Spring is here, so that means the time is right for ephemerals. Ephemerals is a term that refers to spring wildflowers that appear in early spring when sunlight, moisture, and soil nutrients are just right. Ephemerals bloom, fruit, dieback, and then disappear completely from the garden before the spring season is even over. Novice gardeners may think the plants have died, but that is incorrect. Spring ephemerals return each year only at the exact right time given the conditions mentioned above.
Because that's when the sunlight can still reach the forest floor - and ephemerals are native to the woodland. Ephemerals must bloom before the leaves of overhead trees unfurl and block the light. They are able to do so because they grow close to the ground, where soil moisture protects them from the cold temperatures that we sometimes experience in spring.
Some ephemerals that you may recognize include Trillium, Mayapple, Bloodroot, Dutchman's Breeches, Shooting Star, and native Jack-in-the-Pulpit. Trillium are named this because each flower has three leaves and three petals. They grow from bulbs and blossom red, yellow, or white.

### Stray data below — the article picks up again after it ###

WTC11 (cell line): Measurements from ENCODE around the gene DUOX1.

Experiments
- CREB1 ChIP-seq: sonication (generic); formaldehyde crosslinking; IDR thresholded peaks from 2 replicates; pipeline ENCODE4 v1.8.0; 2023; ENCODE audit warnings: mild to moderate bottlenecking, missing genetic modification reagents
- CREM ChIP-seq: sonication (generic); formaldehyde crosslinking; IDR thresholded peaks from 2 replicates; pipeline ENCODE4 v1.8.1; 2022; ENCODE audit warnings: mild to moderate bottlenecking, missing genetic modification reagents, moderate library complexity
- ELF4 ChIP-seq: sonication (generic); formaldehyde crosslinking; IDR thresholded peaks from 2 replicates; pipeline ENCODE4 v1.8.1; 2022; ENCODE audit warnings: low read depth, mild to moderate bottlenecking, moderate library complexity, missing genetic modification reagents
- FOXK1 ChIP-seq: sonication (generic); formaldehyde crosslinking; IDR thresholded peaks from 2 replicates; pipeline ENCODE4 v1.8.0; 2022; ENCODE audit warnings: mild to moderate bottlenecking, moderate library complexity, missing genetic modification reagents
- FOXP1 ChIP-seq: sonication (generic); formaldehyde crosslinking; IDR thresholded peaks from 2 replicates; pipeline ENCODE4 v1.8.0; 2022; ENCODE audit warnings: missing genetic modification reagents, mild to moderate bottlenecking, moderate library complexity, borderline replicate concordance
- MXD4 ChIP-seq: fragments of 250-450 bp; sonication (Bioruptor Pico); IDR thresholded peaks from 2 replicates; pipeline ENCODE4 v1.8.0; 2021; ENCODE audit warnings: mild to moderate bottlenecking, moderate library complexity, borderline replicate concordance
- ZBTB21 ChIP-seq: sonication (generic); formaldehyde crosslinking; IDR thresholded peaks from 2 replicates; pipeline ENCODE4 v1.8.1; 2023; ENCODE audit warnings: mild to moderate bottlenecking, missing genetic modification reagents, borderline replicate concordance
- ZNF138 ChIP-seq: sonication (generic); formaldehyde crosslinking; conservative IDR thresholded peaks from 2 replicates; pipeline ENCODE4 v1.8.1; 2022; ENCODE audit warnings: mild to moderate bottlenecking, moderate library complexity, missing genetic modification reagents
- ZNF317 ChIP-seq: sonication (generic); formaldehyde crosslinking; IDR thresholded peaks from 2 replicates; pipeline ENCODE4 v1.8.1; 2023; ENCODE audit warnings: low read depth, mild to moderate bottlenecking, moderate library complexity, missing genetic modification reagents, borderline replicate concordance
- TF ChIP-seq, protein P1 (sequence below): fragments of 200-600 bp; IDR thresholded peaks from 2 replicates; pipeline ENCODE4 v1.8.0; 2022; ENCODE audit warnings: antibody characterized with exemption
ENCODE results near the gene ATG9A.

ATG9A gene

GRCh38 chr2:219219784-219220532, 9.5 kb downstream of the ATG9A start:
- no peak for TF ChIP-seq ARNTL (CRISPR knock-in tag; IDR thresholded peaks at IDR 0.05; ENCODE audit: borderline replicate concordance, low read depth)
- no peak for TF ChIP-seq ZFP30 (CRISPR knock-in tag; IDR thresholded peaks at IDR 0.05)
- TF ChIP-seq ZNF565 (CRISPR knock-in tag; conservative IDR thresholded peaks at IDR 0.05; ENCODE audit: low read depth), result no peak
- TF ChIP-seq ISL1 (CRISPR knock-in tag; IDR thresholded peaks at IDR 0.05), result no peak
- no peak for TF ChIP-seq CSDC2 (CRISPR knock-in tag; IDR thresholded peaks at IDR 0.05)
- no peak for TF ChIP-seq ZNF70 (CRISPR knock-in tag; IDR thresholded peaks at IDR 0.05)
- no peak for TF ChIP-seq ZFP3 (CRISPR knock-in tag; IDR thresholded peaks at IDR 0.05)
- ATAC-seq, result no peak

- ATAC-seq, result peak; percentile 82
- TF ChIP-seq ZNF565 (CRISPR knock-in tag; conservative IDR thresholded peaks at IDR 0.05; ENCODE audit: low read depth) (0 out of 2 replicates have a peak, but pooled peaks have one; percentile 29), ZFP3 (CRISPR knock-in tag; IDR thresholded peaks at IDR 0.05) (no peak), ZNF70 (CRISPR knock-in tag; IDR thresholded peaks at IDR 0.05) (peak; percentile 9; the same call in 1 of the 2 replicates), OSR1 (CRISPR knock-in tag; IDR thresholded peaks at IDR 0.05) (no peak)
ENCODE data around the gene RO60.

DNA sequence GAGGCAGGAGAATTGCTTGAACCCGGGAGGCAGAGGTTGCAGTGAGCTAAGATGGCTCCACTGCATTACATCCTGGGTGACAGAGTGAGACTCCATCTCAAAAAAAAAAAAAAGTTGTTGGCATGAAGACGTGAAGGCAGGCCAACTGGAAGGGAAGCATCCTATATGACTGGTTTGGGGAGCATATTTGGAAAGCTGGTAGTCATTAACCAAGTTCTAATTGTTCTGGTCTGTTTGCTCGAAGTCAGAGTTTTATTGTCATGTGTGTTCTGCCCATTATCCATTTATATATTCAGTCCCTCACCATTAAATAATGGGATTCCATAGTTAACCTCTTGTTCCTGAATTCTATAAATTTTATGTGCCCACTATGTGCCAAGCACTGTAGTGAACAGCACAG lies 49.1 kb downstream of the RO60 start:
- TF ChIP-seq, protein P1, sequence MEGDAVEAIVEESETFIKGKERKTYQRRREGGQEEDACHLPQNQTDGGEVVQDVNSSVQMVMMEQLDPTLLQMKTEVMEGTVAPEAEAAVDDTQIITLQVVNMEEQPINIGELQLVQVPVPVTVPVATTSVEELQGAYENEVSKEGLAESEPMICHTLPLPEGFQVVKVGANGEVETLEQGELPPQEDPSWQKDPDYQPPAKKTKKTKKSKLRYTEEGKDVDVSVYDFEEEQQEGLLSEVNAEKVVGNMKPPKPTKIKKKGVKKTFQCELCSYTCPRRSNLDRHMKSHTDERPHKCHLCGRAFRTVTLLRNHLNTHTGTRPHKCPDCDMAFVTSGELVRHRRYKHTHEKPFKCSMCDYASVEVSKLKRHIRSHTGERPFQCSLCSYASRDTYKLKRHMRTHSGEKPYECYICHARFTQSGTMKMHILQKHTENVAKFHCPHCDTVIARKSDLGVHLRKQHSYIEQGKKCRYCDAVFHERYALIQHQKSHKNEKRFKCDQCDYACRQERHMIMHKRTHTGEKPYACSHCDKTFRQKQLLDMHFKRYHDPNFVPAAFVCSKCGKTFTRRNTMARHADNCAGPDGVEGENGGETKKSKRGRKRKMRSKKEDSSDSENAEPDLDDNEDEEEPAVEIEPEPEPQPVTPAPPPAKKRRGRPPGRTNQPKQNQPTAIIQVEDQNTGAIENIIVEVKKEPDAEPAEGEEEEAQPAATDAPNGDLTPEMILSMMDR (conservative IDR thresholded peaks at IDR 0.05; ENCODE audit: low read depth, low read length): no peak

Mayapples produce a single light green leaf from a tall stalk that emerges quickly from the forest floor and looks like a green umbrella opening. A single white flower blooms under each leaf in May and eventually forms a small green fruit, the “mayapple.” Jack-in-the-Pulpit is so named because of its unusual flower that looks like a leaf vase with a curving hood over a central stalk.
All are great candidates for the cultivated garden. They grow best in light shade, rich soil, and moist conditions. They combine very well with early spring bulbs like Snowdrops, Scilla, Fritillaria, and Crocus.
Spring is the time to try new things in your garden, and ephemerals are a great addition to any outdoor living space. Remember, they only bloom under a specific set of circumstances, so stop by Lurvey Home & Garden Center to get your ephemerals for this season.